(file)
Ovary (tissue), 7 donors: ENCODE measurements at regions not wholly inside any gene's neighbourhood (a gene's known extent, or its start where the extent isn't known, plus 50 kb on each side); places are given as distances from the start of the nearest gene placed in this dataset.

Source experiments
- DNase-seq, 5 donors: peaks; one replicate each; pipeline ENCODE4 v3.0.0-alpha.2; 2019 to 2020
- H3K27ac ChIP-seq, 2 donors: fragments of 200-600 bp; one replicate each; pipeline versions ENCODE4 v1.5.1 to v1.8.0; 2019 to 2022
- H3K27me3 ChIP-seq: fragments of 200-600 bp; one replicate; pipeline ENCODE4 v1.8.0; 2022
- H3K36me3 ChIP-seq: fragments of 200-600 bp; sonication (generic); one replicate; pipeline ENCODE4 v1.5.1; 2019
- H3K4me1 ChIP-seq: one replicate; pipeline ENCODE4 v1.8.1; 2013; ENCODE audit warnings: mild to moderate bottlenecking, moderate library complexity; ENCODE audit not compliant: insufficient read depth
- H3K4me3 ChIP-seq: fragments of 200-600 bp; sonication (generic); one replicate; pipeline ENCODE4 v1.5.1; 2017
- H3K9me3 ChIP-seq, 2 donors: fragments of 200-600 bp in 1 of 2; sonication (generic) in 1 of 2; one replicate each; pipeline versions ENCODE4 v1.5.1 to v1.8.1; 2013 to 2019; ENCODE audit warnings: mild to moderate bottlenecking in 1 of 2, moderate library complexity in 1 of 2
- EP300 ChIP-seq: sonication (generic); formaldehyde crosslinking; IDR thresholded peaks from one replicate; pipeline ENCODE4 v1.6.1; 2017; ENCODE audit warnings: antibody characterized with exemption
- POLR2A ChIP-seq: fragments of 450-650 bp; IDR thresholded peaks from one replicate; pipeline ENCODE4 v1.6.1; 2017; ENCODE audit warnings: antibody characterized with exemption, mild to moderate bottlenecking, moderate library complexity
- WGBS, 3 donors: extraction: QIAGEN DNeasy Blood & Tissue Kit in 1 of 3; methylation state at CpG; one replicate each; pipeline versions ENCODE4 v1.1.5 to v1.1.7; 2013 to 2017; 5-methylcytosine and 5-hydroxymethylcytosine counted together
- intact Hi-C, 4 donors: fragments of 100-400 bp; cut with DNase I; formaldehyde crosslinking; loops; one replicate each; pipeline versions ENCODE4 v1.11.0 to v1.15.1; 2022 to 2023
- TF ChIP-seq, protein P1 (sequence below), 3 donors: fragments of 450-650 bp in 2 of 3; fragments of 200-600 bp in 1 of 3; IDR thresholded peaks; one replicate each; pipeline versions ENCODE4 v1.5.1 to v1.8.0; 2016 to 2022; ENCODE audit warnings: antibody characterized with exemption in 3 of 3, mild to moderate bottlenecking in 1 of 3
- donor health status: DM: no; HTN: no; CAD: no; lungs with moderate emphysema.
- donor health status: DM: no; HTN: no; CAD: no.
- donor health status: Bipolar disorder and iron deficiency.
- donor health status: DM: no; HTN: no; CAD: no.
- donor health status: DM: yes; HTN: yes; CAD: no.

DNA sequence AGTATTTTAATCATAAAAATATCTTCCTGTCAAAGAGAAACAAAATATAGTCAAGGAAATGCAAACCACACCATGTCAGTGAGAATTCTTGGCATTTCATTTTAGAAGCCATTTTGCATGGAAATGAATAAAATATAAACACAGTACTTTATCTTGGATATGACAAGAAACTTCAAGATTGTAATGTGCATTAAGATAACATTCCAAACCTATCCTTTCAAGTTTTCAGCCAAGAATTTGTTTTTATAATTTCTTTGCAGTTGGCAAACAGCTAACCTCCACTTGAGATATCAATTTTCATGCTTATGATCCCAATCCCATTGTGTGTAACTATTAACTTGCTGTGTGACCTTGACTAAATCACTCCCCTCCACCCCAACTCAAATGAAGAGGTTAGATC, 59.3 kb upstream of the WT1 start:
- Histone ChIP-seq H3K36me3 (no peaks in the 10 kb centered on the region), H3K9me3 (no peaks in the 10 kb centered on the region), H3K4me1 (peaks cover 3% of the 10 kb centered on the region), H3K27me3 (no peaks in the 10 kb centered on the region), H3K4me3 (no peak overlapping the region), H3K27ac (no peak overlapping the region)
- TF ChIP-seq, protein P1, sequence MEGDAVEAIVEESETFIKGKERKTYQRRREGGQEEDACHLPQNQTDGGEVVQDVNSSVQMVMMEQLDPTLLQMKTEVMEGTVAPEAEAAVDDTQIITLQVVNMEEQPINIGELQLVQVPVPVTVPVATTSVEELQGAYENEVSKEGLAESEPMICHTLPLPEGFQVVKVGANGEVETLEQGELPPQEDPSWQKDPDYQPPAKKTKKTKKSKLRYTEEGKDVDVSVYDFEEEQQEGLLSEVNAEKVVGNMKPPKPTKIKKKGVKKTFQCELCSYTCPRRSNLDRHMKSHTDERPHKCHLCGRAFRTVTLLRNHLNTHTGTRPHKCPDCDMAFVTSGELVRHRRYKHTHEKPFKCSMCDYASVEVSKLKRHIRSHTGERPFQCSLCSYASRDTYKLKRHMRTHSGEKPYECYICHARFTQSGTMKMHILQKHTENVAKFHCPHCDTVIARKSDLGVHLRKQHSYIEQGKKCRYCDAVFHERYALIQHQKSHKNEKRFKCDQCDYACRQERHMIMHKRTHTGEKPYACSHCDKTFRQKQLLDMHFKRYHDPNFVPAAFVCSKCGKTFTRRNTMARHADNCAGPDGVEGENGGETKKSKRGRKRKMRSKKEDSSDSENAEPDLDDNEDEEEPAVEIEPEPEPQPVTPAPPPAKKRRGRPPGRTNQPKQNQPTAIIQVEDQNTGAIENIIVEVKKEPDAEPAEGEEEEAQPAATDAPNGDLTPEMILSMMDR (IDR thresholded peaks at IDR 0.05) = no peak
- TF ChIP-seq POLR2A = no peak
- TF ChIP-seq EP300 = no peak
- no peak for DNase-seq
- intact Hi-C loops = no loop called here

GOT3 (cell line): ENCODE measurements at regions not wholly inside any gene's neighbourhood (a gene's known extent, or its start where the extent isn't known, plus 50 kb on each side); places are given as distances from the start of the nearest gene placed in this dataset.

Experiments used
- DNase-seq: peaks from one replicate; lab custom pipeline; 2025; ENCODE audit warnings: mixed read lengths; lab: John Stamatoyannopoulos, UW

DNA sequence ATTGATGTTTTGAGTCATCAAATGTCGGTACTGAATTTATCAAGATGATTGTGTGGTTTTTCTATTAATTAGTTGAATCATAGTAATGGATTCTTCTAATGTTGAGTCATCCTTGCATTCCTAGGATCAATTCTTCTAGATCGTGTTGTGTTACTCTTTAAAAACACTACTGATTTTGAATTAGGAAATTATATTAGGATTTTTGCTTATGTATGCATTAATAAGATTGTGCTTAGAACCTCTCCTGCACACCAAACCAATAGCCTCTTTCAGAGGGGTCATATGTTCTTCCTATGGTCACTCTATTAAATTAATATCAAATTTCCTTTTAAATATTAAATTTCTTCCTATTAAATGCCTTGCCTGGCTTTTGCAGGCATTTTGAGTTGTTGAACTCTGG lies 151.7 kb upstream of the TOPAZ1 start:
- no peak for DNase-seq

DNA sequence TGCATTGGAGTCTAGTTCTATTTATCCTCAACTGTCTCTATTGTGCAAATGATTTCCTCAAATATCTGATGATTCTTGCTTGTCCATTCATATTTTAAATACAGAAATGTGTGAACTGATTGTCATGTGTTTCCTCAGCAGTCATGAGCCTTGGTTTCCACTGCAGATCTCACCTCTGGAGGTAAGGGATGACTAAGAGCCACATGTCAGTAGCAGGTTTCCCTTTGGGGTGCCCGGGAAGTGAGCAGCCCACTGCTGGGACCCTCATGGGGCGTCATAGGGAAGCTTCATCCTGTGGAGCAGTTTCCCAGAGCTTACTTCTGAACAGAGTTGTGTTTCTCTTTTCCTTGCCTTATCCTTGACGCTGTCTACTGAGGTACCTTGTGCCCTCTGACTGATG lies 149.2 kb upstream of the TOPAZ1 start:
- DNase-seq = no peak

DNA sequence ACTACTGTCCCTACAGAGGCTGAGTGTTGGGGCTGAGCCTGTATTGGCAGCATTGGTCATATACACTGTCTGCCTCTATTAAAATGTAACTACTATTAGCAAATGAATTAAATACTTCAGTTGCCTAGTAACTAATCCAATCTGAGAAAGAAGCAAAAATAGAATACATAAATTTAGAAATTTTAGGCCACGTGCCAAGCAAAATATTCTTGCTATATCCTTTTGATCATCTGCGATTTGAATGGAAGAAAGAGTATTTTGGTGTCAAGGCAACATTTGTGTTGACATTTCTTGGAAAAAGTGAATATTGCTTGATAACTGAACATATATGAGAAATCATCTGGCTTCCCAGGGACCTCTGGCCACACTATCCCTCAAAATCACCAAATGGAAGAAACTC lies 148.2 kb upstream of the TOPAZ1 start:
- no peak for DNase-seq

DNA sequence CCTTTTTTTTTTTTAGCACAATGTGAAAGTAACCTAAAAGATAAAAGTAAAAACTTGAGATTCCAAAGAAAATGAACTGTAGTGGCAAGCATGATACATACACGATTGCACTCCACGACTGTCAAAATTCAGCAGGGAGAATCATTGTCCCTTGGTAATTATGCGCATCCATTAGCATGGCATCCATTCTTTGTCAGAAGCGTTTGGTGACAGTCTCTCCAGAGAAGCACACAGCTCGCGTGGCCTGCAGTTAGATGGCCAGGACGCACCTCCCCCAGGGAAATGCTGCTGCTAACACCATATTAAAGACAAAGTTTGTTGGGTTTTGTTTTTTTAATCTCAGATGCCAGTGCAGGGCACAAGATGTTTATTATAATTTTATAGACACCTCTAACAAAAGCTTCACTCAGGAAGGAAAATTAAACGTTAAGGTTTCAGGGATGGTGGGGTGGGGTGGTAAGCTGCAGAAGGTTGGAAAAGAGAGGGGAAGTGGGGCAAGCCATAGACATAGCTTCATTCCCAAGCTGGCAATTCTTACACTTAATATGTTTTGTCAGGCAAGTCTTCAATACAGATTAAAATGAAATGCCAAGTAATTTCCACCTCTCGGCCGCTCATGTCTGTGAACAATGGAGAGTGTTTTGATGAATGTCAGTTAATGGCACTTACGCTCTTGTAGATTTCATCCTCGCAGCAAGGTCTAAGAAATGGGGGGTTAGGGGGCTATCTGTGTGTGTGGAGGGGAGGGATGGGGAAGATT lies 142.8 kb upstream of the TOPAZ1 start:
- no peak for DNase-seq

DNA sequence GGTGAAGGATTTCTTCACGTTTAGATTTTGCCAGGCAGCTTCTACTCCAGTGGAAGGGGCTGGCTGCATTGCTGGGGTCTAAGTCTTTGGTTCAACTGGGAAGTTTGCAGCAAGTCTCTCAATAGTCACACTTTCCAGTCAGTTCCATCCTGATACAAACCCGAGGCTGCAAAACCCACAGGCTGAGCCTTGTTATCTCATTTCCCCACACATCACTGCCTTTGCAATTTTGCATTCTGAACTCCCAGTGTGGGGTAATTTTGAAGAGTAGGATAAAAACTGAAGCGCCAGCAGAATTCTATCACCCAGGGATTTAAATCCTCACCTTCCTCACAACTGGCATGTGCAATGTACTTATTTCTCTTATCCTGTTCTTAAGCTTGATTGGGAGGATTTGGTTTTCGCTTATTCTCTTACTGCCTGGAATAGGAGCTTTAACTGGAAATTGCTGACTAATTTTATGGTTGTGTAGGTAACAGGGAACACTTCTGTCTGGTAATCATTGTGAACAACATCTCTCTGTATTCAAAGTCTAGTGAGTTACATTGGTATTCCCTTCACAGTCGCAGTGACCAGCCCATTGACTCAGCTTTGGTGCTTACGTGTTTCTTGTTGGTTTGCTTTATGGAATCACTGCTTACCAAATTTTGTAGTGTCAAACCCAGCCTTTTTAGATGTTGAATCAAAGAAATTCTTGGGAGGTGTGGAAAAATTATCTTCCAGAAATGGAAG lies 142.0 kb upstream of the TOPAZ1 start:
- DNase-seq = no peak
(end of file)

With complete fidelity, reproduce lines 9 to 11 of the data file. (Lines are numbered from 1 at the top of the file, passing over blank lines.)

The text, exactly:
- H3K9me3 ChIP-seq, 2 donors: fragments of 200-600 bp in 1 of 2; sonication (generic) in 1 of 2; one replicate each; pipeline versions ENCODE4 v1.5.1 to v1.8.1; 2013 to 2019; ENCODE audit warnings: mild to moderate bottlenecking in 1 of 2, moderate library complexity in 1 of 2
- EP300 ChIP-seq: sonication (generic); formaldehyde crosslinking; IDR thresholded peaks from one replicate; pipeline ENCODE4 v1.6.1; 2017; ENCODE audit warnings: antibody characterized with exemption
- POLR2A ChIP-seq: fragments of 450-650 bp; IDR thresholded peaks from one replicate; pipeline ENCODE4 v1.6.1; 2017; ENCODE audit warnings: antibody characterized with exemption, mild to moderate bottlenecking, moderate library complexity